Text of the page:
One church but multiple congregations?

What are the theological implications of having one church with multiple congregations? If a church is the gathering of God’s people - how can you rightly call a multi-congregational church a church? Isn’t it really a group of churches? This raises important issues about the identity of a church and the proper extent of authority over the church.

Here are 6 possible ways of thinking about the matter:

  1. Be very strong on the congregationalist view of church, and refuse to separate church identity and scope of authority beyond a single congregation that gathers weekly. Once it stops gathering weekly, it should not be called church. More: once it stops gathering weekly, it is inappropriate for a single leadership to presume to govern it: this is latent episcopacy. This is the 9 Marks view. They did a 9 Marks Journal edition all about Multi-Site churches that addresses this.

  2. Multiply services, but deliberately find ways to genuinely express the identity of these multiple services as a single gathering: this would mean you work hard at having combined services, say once a quarter, not simply as a matter of pragmatics… but as a matter of principle. (this is the outcome I’d favour).

  3. Put the services on a long-term trajectory for becoming separate and independent churches: this, I gather, it the Mars Hill strategy. They have a network of Mars Hill churches for now, but are prepared to divide them off to become independent after Driscoll dies.

  4. Free your definition of church from necessary gathering as one entire community or having a completely separate leadership. In this case you are arguing that there is enough elasticity in the definition of ‘church’ that a church with multiple non-overlapping services is still a single church. This is similar to Option 6 (below), but doesn’t argue that we are necessarily dealing with multiple churches. I think Don Carson is kind of arguing on these lines in his lectures on Basic Baptist Beliefs (and again in this transcript) - he says, for example that the ‘church in Ephesus’ was in fact multiple house churches with a single leadership that was still considered ‘the church’ in that city. The question here is at what point does this stretch the definition of ‘church’ beyond all recognition? A church with congregations in cities across the world?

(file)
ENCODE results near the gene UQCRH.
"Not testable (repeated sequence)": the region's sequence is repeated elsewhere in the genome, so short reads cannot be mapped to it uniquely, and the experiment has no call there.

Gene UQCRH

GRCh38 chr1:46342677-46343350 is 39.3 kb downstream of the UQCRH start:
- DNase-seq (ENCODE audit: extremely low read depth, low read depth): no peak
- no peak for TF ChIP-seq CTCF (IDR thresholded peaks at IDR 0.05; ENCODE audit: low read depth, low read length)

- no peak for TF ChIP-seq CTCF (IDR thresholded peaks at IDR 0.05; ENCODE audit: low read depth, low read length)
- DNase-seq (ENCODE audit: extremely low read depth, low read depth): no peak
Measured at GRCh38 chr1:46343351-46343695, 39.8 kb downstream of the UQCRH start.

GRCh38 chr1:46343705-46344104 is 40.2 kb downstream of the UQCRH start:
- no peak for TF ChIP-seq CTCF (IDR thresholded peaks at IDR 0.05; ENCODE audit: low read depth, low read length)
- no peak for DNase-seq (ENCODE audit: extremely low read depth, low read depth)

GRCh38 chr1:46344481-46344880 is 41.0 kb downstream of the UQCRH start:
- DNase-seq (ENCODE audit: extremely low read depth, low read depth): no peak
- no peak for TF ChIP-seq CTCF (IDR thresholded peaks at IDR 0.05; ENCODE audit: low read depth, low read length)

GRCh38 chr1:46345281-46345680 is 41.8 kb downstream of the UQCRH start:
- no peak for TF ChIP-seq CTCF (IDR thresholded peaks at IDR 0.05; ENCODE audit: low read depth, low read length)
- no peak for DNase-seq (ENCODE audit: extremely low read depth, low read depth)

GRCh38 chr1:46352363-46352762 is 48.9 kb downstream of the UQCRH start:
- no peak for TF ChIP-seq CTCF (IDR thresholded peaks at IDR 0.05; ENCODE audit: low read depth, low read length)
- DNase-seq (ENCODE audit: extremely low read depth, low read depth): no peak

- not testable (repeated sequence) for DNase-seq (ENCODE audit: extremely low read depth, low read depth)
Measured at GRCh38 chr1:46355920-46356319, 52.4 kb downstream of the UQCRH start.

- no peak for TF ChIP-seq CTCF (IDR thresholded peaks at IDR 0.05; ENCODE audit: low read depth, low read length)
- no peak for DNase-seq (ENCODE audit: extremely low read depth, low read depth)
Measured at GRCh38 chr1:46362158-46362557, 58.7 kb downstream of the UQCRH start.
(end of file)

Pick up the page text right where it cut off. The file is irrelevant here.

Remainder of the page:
5. Recognise that you really have are multiple churches sharing common resources, but build in careful guidelines to preserve genuine cooperation. This view sees there being problems independent churches giving up too much of their identity and authority to a ‘share coop’ of leadership/financial management. And so it allows this partnership but carefully describes how this relationship works and how individual congregations can cede from this partnership if and when they choose. This also preserves formal, governing representative leadership among the congregations, undermining the control of the senior leader of the network.

  6. Recognise that what you really have are multiple churches sharing common resources and leadership and insist that there’s nothing wrong with that. This is Phillip Jensen’s view. You can read/listen to a series on the Biblical Church that Phillip did at the Cathedral in 2005 that argues along these lines. This might betray a latent Hooker Principle (as opposed to Regulative Principle) in Anglicanism.

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